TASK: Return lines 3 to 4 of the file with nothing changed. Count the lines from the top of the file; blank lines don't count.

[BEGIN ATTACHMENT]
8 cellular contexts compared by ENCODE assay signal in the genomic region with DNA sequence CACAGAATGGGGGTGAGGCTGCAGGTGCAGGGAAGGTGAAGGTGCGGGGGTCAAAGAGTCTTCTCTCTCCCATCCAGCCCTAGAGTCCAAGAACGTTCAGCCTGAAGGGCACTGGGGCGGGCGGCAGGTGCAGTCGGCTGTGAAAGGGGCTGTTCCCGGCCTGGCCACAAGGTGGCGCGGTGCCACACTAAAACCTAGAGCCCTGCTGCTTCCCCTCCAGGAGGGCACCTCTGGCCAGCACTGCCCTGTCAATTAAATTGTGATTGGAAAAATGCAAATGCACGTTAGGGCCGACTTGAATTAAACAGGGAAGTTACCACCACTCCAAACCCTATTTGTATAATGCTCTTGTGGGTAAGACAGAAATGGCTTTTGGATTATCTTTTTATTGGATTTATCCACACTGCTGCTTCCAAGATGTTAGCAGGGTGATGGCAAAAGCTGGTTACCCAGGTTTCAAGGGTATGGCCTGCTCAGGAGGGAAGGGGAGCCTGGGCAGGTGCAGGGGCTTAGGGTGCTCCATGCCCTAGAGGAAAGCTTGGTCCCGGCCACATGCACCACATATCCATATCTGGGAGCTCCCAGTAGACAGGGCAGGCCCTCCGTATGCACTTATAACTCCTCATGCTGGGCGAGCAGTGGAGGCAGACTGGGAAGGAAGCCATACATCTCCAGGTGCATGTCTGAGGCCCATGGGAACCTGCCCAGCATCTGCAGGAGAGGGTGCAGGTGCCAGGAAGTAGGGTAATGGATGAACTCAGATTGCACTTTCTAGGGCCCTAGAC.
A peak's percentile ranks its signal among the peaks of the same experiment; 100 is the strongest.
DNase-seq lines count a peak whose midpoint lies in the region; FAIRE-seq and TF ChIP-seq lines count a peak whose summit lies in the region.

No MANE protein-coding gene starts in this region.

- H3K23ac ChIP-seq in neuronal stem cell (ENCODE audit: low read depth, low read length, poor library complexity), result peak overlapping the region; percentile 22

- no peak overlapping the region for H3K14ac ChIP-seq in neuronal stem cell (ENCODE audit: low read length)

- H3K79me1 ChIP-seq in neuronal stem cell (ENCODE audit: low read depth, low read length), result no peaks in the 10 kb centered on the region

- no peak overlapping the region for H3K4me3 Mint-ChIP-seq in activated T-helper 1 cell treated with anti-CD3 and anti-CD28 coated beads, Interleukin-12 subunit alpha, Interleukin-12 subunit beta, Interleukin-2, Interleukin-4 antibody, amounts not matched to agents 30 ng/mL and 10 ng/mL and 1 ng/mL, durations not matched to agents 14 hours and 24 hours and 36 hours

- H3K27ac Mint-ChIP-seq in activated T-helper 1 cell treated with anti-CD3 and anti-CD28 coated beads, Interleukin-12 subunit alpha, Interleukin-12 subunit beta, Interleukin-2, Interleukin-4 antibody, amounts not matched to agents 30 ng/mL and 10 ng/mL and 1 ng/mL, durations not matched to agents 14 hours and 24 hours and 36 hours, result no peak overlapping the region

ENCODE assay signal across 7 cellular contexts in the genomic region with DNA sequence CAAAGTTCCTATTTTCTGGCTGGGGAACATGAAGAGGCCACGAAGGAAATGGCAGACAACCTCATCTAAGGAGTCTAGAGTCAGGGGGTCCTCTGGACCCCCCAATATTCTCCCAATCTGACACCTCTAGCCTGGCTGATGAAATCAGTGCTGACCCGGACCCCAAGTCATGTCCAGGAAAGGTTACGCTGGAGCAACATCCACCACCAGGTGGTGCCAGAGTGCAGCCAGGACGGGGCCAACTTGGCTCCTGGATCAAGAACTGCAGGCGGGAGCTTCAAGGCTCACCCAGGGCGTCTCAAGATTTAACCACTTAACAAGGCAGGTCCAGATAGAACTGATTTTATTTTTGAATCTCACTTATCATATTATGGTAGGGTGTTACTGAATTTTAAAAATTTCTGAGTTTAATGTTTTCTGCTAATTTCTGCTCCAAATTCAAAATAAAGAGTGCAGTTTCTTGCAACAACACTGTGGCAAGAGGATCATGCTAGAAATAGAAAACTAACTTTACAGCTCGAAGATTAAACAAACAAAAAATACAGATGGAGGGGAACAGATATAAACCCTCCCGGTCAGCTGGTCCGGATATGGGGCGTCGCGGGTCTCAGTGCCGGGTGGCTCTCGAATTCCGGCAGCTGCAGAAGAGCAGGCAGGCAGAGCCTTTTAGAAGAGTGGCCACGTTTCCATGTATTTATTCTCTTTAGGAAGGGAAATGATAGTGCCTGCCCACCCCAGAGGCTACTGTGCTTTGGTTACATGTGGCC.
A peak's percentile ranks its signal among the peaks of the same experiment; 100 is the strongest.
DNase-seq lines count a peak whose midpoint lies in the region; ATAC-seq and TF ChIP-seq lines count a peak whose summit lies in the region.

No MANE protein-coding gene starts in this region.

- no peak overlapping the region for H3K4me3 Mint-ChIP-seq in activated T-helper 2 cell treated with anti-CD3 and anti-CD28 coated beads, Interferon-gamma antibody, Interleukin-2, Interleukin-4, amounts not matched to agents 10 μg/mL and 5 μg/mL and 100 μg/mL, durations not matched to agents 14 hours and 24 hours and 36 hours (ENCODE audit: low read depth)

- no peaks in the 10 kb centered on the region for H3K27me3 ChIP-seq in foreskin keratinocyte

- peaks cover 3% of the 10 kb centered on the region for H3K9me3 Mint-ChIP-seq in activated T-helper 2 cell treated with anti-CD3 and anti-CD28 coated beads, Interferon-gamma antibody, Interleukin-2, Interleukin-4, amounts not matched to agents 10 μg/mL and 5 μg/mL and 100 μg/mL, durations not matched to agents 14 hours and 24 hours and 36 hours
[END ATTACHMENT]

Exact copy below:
DNase-seq lines count a peak whose midpoint lies in the region; FAIRE-seq and TF ChIP-seq lines count a peak whose summit lies in the region.

No MANE protein-coding gene starts in this region.